Lambs To The Slaughter: Civilizations Wars

By Alec Meer on January 26th, 2010 at 1:10 am.

Two hours! Two! Hours! Gone, lost to idly clicking on the first link I saw on Kongregate. I should be asleep now, dreaming about [CENSORED] with [CENSORED], wearing a top hat made of [CENSORED]. Two hours! Sigh. Well, at least I enjoyed them. I’m sure someone will be able to tell me Civilizations Wars (ouch – that hurts to say/type) is exactly like some obscure Spectrum title from 1986 that I’ve never heard of, but that doesn’t stop this wantonly wasteful of lives RTS from being a coldhearted delight.

It’s a game of tiny wee warriors tussling over land, the key difference from standard real-time strategy being that any building you grab automatically generates new units for you. (Well, apart from the towers and magic crystals, which instead boost your offensive and defensive abilities depending on how many of your chaps you’ve stowed away in there.) To grab a new building, all you need to do is send enough of your units over to it, hope/pray/maybe even plan that they outnumber the incumbent enemies by enough, and it’s yours. Optionally, you can soften it up with a lightning bolt, tornado or meteor strike first.

That’s about it. Except that sounds nothing like playing it feels. It goes more something like “ok send them there oh now that one’s empty oh god send them back there aaargh get some guys from other there and make them grab that tower and aaargh and now there and here and back there and oh I’ve done it.”

Buildings change hands between your and your AI enemies at incredible speeds, every side throwing and sacrificing their unprotesting warriors in horrific quantities in the name of territorial ownership. Not a single life matters here. Not a dozen lives matter. By the time you burn around 80 fruitlessly, they’ll matter a bit, but only because it’ll take a while to regenerate enough replacements. Your units are made to die; the only reason you’d keep any alive is so that they can die for something else later, taking just enough lives with them first that your next platoon of dead men walking can seize the scene of their demise.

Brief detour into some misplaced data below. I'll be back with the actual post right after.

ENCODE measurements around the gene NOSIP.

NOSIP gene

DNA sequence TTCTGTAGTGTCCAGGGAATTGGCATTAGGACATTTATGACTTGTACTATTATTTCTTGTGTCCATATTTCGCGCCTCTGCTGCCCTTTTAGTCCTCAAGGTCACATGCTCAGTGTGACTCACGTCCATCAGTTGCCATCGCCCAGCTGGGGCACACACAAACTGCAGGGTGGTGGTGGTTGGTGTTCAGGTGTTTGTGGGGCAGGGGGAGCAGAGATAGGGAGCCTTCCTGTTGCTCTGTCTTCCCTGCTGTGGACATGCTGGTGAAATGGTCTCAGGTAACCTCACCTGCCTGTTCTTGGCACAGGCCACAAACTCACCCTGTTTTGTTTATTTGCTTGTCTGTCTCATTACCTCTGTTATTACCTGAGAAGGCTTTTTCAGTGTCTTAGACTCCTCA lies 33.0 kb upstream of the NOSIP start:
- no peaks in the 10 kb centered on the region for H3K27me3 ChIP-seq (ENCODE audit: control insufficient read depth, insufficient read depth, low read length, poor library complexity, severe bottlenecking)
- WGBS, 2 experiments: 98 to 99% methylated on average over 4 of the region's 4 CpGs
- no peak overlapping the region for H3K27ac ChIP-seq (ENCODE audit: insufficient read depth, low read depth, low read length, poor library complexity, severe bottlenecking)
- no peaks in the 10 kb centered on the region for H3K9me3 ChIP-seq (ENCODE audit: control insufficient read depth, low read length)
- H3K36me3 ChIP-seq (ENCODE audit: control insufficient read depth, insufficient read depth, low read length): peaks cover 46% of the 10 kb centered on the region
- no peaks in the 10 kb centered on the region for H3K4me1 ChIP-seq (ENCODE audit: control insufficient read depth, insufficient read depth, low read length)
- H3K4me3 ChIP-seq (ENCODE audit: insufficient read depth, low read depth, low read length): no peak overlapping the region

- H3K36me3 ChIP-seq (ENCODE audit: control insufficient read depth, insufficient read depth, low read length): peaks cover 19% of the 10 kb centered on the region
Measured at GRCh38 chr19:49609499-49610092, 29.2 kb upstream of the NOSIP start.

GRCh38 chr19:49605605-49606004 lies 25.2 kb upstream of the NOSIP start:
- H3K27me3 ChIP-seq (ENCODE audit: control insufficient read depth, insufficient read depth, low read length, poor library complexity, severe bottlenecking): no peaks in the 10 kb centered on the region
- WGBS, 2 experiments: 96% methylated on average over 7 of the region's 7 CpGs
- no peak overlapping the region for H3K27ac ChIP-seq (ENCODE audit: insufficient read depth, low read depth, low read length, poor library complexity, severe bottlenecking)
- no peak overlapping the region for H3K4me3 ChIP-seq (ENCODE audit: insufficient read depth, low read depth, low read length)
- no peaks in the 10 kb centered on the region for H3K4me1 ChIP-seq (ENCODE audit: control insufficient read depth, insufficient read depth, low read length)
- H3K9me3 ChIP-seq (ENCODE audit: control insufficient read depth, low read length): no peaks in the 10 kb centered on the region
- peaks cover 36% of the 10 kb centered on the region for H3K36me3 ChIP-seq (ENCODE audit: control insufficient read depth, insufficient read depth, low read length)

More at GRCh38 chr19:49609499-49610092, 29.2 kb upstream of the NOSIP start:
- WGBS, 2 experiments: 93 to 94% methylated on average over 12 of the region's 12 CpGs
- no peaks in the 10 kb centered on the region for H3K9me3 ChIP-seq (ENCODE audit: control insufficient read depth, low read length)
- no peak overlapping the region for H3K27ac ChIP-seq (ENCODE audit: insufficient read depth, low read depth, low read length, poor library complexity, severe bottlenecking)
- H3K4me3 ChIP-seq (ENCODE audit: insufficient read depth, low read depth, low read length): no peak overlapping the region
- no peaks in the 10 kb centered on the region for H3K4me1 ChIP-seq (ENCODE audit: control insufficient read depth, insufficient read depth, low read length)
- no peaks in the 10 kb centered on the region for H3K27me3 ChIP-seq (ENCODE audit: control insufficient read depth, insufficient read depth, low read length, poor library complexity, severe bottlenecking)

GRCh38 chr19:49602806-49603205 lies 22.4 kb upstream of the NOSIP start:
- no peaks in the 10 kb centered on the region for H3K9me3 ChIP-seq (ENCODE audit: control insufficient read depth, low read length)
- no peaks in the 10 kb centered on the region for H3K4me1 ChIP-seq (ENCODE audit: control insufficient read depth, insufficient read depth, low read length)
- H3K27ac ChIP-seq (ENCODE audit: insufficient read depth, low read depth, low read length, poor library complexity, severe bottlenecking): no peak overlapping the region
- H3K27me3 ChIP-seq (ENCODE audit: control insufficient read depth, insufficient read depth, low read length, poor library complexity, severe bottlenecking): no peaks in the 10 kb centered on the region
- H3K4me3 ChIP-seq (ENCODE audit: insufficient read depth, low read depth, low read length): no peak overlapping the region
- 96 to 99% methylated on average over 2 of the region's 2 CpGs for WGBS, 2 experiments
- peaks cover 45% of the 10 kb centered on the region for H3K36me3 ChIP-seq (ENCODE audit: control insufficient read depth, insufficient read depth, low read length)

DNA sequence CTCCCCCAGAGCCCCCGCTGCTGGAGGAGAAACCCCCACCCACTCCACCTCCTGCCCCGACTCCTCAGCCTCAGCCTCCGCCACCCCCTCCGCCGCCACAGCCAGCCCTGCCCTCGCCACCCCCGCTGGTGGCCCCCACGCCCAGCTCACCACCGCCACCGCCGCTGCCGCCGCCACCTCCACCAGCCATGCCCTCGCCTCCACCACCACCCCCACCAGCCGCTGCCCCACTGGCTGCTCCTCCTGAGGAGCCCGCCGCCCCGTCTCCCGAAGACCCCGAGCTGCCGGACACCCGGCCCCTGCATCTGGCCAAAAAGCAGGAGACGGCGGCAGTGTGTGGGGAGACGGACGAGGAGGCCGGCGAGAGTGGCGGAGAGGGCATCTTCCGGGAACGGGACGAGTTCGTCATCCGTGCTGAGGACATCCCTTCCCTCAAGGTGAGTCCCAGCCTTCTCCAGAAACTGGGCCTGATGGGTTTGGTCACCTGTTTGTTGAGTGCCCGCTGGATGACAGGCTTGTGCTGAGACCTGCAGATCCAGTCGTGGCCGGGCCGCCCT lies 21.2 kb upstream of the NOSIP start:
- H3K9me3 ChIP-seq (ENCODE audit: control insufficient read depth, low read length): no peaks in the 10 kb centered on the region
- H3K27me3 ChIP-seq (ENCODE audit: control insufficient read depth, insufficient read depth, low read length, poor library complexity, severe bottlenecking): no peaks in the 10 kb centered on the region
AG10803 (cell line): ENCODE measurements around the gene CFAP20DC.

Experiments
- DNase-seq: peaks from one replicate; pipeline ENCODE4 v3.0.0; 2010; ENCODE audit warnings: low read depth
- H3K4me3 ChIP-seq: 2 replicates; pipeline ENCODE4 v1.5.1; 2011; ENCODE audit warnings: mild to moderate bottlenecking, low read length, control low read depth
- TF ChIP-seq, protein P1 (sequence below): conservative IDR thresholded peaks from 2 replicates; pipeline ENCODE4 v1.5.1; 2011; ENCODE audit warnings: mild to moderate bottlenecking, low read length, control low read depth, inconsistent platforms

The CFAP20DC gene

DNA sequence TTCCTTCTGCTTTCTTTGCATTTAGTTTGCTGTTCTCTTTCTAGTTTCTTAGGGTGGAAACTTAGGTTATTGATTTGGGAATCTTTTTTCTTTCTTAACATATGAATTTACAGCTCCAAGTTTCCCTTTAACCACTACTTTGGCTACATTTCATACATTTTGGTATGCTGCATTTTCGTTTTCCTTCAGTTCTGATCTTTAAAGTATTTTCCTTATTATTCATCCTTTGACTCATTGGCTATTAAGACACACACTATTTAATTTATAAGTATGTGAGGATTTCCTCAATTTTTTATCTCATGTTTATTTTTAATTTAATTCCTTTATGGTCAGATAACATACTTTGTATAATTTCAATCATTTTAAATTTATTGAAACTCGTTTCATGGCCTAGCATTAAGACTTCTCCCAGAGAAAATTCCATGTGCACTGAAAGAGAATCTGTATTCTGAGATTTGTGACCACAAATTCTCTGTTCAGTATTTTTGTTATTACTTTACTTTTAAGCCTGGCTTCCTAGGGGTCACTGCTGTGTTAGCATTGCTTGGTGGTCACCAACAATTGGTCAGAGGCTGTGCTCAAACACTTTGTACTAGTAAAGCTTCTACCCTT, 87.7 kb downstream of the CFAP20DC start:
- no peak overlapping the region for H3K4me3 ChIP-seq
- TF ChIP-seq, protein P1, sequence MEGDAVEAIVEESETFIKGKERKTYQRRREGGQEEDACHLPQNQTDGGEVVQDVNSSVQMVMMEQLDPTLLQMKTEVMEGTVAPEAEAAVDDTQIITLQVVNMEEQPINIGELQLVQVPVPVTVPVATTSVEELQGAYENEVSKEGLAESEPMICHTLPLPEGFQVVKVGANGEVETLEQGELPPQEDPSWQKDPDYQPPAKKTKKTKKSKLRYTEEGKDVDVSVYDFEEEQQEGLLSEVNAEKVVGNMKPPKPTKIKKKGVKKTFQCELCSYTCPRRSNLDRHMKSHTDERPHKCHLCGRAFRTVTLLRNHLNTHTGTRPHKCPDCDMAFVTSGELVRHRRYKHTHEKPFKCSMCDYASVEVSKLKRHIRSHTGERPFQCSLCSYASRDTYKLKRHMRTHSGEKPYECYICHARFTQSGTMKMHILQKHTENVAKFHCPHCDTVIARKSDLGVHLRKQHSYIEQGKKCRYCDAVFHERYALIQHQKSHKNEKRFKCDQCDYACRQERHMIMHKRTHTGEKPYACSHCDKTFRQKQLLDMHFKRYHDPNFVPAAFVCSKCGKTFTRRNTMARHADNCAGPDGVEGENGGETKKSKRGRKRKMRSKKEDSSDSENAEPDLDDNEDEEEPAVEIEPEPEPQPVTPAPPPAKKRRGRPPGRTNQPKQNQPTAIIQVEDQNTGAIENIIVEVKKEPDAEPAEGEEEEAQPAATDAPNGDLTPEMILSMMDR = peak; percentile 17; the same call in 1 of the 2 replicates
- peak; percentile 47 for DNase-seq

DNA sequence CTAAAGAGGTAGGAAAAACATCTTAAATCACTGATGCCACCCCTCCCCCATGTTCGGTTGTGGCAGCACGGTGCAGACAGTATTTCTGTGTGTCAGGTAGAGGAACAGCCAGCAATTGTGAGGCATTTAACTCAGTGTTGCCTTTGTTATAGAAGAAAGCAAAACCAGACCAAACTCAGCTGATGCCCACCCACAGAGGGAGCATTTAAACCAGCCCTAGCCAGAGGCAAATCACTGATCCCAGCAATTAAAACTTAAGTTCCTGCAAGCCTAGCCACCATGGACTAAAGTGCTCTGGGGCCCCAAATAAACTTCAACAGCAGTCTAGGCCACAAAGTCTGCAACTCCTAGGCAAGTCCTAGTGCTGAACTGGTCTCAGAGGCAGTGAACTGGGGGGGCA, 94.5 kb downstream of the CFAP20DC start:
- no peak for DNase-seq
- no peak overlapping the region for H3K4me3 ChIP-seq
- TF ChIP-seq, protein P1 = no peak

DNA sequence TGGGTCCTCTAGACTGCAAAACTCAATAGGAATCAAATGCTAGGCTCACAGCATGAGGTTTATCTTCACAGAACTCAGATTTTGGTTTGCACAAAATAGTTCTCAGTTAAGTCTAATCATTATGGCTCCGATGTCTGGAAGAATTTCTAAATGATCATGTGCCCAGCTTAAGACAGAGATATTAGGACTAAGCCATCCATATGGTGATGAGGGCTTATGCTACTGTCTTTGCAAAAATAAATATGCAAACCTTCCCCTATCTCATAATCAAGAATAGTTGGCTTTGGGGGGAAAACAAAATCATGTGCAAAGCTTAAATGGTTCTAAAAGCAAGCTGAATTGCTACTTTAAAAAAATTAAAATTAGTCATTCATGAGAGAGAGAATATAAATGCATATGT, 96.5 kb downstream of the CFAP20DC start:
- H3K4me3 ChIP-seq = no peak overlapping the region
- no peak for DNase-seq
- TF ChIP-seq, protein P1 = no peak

It’s a throbbing, frantic race, but impressively it’s rather strategic with it – pushing enemy buildings into vulnerable clusters, keeping potential enemy strongholds in check with canny spellpower long before you make a grab for them, reinforcing weak buildings of your own rather than hurling everything you’ve got at the nearest unfriendly structure… As a lot of Kongregate games tend to be, there’s an extensive unlock system in there, but at least accessing new spells and buffing up your units fits the flow and learning curve of the game.

Could have done without the level eight or so boss that suddenly hurls unstoppable doom-bolts at me if take too long, mind. Other than that, it’s a raucously fast and happily callous strategy curio, with a refreshingly different control system and a barebones but wonderfully-suited art style. I suspect you’ll enjoy it.

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20 Comments »

  1. Fraser says:

    It sounds like Galcon.